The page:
Five years ago, after the 2014 general election, I built an interactive map of the election results. Since then the state of the technology for web mapping has moved on, so I’ve developed a completely new version. This new map uses vector tiles for better rendering, includes results for four general elections (2004–2019), and allows you to drill all the way down to voting district level. And here it is.
The linguistic diversity index measures the probability that two people selected at random from a population speak different home languages. The map below, which I produced, depicts the linguistic diversity index calculated on a 10-kilometre-wide hexagonal grid across South Africa.
I’ve made an interactive website with six sets of topographic maps of Cape Town and surrounds covering the period from 1940 to 2010. You can zoom in and move around the maps, switching from one era to another.
The post-apartheid political map of South Africa might well have looked quite different. The Eastern Cape might have been divided into two provinces, with the Kat River and Great Fish River on the boundary. The Northern Cape might not have existed, with the Western Cape meeting North West at the Orange River. Gauteng might have been much bigger – or much smaller. The Western Cape might have stopped south of Citrusdal – or it might have incorporated all of Namaqualand.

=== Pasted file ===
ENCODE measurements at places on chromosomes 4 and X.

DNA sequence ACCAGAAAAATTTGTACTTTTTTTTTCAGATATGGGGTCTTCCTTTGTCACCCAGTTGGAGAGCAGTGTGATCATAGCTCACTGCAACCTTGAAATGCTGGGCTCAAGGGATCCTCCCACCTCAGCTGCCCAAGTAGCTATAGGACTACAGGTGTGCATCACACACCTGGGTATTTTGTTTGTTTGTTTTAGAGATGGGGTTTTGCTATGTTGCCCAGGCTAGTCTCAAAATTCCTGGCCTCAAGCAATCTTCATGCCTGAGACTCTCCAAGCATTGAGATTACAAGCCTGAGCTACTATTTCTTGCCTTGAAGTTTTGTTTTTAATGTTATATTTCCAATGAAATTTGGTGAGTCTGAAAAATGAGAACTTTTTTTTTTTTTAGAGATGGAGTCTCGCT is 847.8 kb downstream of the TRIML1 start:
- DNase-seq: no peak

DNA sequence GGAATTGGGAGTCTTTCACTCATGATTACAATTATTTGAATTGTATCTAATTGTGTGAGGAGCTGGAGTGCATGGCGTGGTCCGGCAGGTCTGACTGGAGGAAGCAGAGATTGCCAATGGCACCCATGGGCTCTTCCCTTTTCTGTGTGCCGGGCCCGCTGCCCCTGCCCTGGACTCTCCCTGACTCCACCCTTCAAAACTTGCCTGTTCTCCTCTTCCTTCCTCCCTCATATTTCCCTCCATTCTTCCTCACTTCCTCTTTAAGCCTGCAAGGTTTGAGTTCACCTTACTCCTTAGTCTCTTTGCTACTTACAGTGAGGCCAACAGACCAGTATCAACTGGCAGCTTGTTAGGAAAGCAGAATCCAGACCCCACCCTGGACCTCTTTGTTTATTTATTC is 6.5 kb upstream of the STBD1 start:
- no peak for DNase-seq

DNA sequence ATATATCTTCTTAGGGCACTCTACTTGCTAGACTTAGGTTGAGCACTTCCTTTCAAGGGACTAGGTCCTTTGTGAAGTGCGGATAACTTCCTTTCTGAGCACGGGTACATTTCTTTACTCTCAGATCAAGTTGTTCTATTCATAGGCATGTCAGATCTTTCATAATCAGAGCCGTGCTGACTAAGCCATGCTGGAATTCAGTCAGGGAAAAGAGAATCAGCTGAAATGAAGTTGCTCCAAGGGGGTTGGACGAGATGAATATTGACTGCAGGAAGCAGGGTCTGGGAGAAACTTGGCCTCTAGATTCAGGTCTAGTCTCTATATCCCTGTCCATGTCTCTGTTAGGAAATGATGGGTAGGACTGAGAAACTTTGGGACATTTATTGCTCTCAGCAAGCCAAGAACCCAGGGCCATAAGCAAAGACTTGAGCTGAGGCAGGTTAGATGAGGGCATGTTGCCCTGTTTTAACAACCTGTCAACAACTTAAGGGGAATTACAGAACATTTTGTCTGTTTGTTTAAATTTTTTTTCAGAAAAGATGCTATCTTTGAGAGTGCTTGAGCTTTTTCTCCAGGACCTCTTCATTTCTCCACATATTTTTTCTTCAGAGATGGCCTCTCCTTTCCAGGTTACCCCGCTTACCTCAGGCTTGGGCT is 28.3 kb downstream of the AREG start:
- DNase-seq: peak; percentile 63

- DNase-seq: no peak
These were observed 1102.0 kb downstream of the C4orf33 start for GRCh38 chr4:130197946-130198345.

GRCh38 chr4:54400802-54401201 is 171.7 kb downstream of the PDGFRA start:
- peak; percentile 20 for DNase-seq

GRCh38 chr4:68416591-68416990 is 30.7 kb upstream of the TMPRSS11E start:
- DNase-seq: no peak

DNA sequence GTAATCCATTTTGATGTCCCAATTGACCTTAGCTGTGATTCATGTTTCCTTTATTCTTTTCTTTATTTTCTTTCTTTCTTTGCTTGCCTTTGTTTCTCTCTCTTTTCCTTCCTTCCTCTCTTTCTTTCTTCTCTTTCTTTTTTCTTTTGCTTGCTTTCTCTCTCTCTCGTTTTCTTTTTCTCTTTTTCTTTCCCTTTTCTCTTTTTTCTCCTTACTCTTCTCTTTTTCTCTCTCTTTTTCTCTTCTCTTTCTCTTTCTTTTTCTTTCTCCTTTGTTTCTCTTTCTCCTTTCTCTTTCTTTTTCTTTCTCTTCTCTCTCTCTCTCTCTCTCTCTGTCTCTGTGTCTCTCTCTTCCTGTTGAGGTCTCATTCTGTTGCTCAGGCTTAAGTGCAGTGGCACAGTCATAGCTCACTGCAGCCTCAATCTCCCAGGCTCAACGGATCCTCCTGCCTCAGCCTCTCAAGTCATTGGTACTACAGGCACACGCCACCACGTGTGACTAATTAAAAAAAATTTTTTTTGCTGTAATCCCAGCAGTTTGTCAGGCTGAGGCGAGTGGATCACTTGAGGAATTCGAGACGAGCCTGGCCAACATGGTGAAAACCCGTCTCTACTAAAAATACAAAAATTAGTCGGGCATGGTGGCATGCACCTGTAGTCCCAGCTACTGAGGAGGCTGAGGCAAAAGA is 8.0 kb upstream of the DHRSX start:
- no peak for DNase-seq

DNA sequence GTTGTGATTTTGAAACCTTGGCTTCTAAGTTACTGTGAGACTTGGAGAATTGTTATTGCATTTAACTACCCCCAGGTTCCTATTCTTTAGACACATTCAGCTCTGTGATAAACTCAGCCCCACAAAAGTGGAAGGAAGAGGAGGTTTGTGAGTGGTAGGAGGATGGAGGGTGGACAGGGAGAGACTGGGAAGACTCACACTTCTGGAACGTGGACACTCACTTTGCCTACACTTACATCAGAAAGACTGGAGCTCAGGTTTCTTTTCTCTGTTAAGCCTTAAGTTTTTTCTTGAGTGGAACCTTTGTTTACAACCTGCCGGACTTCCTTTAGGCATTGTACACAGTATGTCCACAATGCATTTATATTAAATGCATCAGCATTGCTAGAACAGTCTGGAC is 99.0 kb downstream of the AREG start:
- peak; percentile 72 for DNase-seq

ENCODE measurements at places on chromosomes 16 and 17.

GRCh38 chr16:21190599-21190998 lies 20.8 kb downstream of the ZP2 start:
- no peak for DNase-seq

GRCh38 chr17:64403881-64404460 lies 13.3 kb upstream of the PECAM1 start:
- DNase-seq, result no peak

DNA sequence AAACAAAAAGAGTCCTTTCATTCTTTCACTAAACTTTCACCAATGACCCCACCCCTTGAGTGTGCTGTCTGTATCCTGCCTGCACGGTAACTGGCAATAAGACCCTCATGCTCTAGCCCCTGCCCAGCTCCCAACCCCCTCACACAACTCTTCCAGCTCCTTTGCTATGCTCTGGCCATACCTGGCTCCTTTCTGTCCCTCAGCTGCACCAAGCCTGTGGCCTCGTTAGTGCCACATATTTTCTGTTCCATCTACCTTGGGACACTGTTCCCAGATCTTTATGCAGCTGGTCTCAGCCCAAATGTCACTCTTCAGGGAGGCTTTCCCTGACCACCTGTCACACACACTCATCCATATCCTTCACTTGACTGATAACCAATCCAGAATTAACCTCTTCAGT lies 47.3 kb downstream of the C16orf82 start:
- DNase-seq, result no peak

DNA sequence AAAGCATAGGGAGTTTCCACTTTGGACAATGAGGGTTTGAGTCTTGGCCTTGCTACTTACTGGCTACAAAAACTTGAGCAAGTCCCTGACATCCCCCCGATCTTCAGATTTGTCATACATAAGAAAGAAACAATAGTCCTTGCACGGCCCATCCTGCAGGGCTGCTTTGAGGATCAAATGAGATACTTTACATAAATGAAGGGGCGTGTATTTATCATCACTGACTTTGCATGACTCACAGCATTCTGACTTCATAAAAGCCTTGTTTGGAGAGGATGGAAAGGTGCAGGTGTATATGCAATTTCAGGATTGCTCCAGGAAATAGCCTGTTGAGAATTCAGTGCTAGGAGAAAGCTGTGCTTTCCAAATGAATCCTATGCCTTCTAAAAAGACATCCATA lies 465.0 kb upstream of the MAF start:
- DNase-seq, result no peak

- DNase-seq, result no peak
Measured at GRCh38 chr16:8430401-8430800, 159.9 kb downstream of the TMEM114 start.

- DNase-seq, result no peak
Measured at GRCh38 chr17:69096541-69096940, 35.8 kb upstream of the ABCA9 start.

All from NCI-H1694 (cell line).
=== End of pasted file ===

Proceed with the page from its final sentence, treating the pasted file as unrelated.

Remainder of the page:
After the recent US Supreme Court ruling legalising same-sex marriage (SSM) throughout that country, a claim was recently brought up on a Wikipedia talk page that more than one billion people now live in countries (or states/provinces) where SSM is legal. I thought I’d check out the numbers, and update my old graph showing how this has changed over time.
As “the data guy” for the Democratic Alliance, naturally my job involves working with election result data. This post is a collection of mildly interesting facts I’ve learned about the 2014 elections in the course of my work. I’ll start off with a quite surprising fact: the location of the busiest voting station.
My post yesterday discussed the mean centres of population of South Africa and its provinces. The mean centre is (relatively) easy to calculate, but it may not be the most useful type of population centre. It is essentially an arithmetic mean, which means that outliers can have a massive effect on the centre. It minimizes the average square of distance from the centre, not the average distance from the centre. The centre that does minimize the average distance is called the geometric median, and it is not quite so simple to calculate, since there is no closed form solution. But it can be done!
Follow-up: a subsequent post describes the geometric median centre of population, which is some respects a more sensible definition than the mean centre of population described here.
At some point in school, we South Africans are told that the official decimal separator is the comma.¹ Most of us then proceed to ignore this—at least in English use²—because it differs from the decimal point used in the rest of the English-speaking world, and thereby creates confusion. Thankfully, the maintainers of the
glibc locale data—and thus the number formats used in Linux systems—agree with me on this question, and the South African English locale uses the decimal point.
Ever wondered where that (Western Cape registered) car is from? Wonder no more: (you can click on the map to see a bigger version)